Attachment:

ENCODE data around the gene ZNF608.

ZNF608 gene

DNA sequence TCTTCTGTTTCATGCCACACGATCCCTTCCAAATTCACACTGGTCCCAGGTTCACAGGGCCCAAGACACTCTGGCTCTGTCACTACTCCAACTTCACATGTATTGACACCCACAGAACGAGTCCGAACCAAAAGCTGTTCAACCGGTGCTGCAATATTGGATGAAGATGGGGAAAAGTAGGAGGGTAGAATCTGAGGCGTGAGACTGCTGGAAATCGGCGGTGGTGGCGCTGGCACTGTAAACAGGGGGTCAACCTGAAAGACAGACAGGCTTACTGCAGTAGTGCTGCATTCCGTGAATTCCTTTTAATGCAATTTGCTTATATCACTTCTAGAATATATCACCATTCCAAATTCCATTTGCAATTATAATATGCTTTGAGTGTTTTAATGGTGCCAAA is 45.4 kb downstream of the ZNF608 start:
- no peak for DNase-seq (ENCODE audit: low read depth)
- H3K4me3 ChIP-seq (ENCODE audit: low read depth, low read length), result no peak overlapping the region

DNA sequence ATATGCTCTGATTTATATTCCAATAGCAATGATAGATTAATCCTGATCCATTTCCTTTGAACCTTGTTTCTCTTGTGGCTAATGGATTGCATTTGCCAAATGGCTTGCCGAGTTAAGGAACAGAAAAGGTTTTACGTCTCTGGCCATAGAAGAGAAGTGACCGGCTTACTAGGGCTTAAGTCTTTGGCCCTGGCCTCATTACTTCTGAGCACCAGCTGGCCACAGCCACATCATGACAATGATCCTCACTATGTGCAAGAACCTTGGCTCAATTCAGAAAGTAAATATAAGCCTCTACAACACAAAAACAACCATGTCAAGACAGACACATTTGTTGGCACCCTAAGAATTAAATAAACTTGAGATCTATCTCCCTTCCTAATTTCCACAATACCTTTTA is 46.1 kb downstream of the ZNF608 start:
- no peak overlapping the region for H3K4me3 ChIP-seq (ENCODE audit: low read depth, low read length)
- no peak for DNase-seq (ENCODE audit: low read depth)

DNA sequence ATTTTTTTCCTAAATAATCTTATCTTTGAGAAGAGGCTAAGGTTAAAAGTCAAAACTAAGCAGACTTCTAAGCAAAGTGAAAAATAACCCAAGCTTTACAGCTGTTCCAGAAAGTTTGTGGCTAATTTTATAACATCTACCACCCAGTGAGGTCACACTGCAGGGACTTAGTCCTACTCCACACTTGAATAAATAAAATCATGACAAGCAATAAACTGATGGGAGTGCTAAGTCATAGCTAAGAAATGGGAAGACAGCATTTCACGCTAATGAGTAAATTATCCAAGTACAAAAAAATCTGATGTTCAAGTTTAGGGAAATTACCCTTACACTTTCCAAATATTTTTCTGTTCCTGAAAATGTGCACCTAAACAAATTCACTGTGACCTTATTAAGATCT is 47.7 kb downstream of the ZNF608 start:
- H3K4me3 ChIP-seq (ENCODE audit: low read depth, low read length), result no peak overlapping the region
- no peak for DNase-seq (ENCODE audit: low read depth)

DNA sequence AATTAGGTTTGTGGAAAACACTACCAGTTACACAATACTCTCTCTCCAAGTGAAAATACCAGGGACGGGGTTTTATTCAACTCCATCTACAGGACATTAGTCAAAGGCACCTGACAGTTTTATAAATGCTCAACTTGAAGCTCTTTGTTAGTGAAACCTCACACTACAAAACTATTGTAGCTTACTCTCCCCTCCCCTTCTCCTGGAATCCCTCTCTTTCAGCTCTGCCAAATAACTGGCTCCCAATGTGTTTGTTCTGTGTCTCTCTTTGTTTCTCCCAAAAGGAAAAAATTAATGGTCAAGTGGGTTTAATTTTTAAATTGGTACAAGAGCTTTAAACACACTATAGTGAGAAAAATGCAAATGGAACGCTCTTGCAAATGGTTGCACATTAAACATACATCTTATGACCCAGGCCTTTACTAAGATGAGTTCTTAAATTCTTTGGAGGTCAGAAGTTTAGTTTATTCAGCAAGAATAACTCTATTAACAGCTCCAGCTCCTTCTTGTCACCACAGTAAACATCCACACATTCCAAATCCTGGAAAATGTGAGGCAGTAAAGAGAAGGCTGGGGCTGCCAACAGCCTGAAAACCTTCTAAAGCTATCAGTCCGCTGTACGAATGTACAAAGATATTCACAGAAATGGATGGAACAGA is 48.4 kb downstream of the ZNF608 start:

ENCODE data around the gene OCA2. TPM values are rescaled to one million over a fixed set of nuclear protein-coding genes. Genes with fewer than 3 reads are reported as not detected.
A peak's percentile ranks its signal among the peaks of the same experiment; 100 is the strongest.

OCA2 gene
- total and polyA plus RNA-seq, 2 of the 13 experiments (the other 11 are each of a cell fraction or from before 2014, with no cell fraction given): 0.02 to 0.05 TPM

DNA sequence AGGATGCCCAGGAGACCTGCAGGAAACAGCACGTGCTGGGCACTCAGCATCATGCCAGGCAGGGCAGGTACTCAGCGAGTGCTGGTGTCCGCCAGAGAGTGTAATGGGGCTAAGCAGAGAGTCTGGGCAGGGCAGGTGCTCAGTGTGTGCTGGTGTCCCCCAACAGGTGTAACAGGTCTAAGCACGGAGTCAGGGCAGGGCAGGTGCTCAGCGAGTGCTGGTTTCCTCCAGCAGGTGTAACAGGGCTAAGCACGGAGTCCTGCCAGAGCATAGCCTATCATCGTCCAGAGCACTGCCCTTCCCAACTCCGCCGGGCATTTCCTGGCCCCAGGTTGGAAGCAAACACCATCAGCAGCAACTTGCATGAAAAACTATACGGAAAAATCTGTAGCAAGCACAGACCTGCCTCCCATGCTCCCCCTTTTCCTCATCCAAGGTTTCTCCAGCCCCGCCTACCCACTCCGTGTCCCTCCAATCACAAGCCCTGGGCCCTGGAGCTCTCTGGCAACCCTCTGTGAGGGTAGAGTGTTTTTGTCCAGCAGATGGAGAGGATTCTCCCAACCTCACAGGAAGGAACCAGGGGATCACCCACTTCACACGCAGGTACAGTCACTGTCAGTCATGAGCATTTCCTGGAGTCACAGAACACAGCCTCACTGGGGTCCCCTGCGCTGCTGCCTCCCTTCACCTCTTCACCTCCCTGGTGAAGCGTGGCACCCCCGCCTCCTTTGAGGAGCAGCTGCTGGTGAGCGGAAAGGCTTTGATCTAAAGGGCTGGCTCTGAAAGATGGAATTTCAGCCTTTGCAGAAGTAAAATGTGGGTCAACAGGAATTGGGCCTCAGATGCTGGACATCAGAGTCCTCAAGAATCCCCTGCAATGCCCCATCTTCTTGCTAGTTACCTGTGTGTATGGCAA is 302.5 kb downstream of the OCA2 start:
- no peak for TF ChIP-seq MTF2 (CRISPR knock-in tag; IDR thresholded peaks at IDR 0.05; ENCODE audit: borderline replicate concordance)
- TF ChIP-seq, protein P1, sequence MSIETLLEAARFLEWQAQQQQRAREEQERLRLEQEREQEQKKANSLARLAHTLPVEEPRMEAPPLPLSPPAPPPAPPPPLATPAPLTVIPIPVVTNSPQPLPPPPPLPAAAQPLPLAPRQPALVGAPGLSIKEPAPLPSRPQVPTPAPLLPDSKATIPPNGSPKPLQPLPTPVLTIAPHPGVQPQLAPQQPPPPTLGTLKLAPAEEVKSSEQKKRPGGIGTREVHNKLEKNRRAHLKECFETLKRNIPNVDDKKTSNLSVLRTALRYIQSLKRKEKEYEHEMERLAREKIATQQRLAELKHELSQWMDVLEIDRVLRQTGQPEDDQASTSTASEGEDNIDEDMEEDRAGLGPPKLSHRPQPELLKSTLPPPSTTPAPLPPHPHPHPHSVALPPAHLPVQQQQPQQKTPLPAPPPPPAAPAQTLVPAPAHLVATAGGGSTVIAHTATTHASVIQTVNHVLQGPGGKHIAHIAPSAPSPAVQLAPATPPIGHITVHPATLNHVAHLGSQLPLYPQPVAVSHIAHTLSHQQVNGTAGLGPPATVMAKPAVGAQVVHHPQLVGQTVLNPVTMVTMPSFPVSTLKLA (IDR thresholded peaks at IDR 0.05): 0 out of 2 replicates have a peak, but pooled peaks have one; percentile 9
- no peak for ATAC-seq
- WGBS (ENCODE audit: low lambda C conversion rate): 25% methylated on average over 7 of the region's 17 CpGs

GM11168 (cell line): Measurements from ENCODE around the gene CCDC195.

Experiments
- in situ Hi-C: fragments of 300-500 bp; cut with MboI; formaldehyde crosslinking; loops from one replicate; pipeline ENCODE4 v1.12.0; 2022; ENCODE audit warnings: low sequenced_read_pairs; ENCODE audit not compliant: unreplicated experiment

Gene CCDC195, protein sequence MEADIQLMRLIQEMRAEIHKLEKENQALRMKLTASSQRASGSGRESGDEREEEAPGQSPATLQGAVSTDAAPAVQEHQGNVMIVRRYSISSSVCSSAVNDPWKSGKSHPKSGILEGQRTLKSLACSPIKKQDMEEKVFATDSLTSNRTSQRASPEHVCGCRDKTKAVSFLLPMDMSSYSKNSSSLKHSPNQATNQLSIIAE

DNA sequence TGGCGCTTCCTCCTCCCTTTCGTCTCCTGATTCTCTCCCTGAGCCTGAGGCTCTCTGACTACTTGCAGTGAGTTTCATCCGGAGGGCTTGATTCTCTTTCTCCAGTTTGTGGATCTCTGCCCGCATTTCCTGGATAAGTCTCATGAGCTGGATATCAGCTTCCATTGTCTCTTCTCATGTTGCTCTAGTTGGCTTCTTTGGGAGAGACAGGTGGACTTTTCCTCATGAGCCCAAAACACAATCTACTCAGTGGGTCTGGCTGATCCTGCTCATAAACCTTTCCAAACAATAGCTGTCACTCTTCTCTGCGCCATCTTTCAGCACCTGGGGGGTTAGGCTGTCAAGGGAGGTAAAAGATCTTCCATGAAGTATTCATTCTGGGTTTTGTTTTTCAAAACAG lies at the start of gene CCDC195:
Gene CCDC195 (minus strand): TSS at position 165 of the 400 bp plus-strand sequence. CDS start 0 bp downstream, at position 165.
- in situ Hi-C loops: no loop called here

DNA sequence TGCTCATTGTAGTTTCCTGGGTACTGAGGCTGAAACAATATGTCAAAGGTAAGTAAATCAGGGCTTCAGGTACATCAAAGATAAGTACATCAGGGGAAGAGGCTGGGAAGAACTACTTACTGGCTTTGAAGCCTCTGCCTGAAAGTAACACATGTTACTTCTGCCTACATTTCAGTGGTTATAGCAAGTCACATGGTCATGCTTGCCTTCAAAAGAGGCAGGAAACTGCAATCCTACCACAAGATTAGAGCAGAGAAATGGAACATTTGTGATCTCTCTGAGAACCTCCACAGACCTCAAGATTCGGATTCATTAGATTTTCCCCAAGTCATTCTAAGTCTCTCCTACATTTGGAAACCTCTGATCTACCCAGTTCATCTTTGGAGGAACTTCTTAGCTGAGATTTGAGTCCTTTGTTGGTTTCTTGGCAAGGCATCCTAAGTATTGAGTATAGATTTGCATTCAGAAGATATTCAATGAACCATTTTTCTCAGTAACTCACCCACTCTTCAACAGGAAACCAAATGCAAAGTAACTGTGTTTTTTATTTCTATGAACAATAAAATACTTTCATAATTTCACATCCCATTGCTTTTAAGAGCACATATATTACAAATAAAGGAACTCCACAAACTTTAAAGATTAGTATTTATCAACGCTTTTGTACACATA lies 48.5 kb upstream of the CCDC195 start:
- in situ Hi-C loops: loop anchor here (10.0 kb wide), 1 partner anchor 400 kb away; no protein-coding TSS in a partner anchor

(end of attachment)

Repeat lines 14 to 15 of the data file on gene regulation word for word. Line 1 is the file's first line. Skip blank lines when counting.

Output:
A peak's percentile ranks its signal among the peaks of the same experiment; 100 is the strongest.

OCA2 gene